The landscape of an artist: Remembering Jehangir Sabavala
Jehangir Sabavala and his beautiful landscapes were sometimes dismissed as too romantic, too removed from India's turbulent reality. But he was just as much a part of the 'real India' as his contemporary MF Husain.
MF Husain helped Jehangir Sabavala mount his first exhibition at the Taj Mahal Palace in Apollo Bunder. This year both exited the scene, leaving India’s art world a lot less colourful. Sabavala died on Friday at the age of 89.
They came from very different worlds. Husain was from a working class Muslim family. Sabavala was from Mumbai’s Parsee aristocracy. But both were giants in their own way, the grand old men of Indian painting.
Jehangir Sabavala, with his splendidly curled Dali-esque mustache, and old-world Altamount Road elegance, completely with cravat and waistcoat, led the almost storybook life of the gentleman artist. Educated in Mumbai, he had lived in London, studied in Paris and returned to Mumbai and became one of its great social and artistic lights.
He was remembered by friends and colleagues as one of the great characters of Mumbai. He had splendid antecedents for that role.
His mother Bapsy was famous for her collection of dolls. She not only took them out for drives, according to Malavika Sangghvi, if she decided any of them had fallen ill, she had no hesitation about calling some of the city’s leading doctors even if it was in the middle of the night.
Sabavala was a worthy son, to the manor born remembers Namita Devidayal in a luminous tribute in the Times of India.
Sabavala was a gracious gentleman who took care of the smallest detail. He was always impeccably dressed, silk cravat neatly tucked into his shirt collar and moustaches twirled just so. In fact, if he weren't so brilliant, he could almost have been dismissed as a dandy.
But Sabavala was a brilliant (and hugely successful) painter. Last year one of his serigraphs fetched $400,000. His The Casuarina Line sold for Rs 1.7 crore in 2002. His unsold Cobweb Clouds is up for sale at Sotheby’s on 15 September . But Devidayal writes “he belonged to a bygone planet and was fundamentally different from the arrivistes who sought to acquire his paintings with ostentatious haste.”
According to Ranjit Hoskote, he was often called an escapist, an elitist romantic out of touch with the “real India.” But Hoskote writes that Sabavala was one of the first generation of post-colonial Indian artists, who trained in the ateliers of Paris, had to figure out how Cubism could be applied to the “harsh light, bright colours and visual hyper-abundance of India.”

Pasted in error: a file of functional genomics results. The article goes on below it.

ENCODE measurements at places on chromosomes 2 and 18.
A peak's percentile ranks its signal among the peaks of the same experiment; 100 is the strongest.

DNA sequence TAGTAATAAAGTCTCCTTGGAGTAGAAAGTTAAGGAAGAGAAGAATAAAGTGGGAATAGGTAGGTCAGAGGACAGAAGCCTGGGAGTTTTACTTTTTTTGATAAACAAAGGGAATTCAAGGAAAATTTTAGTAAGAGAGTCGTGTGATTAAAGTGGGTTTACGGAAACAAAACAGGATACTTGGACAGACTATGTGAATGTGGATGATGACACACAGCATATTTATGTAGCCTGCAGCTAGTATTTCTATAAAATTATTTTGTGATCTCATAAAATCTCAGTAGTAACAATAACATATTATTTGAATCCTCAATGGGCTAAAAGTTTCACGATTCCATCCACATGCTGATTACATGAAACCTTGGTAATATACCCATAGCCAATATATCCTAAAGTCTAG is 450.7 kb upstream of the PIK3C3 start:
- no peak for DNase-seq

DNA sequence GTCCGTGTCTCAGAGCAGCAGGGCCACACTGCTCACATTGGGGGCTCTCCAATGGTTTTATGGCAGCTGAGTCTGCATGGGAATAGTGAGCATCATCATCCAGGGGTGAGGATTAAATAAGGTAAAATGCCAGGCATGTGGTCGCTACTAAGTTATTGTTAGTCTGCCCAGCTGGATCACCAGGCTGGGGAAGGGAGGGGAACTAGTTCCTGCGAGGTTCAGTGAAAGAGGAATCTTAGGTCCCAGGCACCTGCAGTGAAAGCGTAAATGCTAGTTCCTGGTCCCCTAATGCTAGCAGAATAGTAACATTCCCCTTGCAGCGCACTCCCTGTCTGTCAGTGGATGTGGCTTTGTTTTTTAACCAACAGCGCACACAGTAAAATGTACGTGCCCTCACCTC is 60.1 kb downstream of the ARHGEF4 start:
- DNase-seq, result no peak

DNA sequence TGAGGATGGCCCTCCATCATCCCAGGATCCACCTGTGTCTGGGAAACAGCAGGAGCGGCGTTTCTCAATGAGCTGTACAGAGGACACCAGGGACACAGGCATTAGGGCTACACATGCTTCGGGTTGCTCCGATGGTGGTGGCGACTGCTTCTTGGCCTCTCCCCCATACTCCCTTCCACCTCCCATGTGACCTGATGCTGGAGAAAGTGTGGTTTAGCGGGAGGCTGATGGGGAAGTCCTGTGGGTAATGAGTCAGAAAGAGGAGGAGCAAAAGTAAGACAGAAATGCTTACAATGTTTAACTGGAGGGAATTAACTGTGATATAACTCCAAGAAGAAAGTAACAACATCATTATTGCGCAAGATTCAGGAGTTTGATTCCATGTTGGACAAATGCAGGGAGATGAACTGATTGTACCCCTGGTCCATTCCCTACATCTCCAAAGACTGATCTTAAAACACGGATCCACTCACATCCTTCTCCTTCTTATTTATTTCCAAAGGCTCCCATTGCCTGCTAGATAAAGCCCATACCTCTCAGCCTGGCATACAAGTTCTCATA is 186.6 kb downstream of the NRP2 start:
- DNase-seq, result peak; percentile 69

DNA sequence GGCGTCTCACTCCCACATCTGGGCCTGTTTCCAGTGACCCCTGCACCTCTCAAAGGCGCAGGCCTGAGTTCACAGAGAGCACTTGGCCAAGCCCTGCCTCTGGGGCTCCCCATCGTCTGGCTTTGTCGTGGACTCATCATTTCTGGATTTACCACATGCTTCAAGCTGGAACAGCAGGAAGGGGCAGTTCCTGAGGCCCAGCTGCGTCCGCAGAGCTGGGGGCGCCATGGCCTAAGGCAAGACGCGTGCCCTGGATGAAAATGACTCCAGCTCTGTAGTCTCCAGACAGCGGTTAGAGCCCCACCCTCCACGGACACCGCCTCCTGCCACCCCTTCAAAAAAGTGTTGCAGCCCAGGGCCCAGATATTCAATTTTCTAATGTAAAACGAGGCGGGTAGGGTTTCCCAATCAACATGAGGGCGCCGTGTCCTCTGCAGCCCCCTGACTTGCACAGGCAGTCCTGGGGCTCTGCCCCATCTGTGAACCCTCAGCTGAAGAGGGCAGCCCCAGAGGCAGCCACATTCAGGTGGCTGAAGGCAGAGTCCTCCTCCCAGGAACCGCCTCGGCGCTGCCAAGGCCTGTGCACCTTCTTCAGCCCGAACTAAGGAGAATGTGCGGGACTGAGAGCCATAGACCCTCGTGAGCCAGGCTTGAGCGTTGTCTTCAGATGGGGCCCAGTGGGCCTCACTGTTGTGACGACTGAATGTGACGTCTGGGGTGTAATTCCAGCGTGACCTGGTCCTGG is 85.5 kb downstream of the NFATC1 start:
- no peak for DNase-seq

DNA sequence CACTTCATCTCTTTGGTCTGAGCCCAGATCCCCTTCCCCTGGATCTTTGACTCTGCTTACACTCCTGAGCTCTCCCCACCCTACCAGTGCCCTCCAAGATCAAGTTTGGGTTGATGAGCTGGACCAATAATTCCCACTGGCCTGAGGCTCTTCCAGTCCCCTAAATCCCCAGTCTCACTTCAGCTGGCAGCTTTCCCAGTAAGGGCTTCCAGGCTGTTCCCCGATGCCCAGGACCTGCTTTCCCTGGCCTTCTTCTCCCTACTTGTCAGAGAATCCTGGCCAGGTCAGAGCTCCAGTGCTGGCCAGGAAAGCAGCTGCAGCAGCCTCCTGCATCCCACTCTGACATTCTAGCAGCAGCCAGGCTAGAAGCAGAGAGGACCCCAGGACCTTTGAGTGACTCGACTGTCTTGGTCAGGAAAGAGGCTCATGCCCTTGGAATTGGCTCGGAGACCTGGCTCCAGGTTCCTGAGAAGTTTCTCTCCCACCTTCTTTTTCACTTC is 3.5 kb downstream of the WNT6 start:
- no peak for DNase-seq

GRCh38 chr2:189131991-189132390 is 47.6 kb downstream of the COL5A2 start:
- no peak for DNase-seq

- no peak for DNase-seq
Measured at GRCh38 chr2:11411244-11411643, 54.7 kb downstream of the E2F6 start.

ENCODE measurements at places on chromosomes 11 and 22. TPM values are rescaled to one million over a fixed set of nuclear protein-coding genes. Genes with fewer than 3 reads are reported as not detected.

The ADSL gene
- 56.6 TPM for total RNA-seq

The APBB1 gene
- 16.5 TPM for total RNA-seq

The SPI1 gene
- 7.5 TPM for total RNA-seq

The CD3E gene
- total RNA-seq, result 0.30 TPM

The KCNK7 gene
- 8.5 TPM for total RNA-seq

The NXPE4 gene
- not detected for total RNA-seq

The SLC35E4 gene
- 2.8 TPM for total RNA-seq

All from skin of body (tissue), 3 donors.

Though he didn’t have the financial angst of many other artists, like others of his generation, he also took specific stances about the role of art in social transformation.
Some, like M F Husain, became the playful chroniclers of the great Indian narrative of transformation. Others, like Tyeb Mehta, dedicated themselves to the creation of archetypal images that spoke of the cataclysms of a society divided against itself. And Sabavala, over the six decades of his painterly career, chose to develop and deepen a body of images that had close linkages with the thrum of the subcontinent yet opened up vistas of reverie and meditative silence.
“He had a cubist way of conceiving an image” remembers Atul Dodiya. “I remember the monochromatic underpainting,” recalls Mehlli Gobhai. “An acclaimed master who decided upon Cubism as his preferred method of artistic choice, he continued to evolve the expression to create tranquil and mysterious spaces (landscapes, seascapes, even cityscapes) with remarkable depth and tactile sentiment,” writes Tina Ambani for the Economic Times. “Over the years, his figures, silent, often solitary, began to emerge with more definition although they remained at a distance; palpable yet beyond reach.” "He had this diary where he would jot down every single detail of his paintings,” reminisces Manvinder Davar, owner of India Fine Art gallery. “Years ago one of my clients, who bought his painting, wanted to authenticate it. I took it to him and discovered that the grill in the painting was one that was right there in his house!"
Artist Baiju Parthan, an old friend, writes in the Economic Times about a San Juan de la Cruz poem he had once shared with Sabavala, which Sabavala had loved.
The conditions of a solitary bird are five: The first, that it flies to the highest point; the second, that it does not suffer for company, not even of its own kind; the third, that it aims its beak to the skies; the fourth, that it does not have a definite colour the fifth, that it sings very softly.
Jehangir Sabavala has flown the nest.
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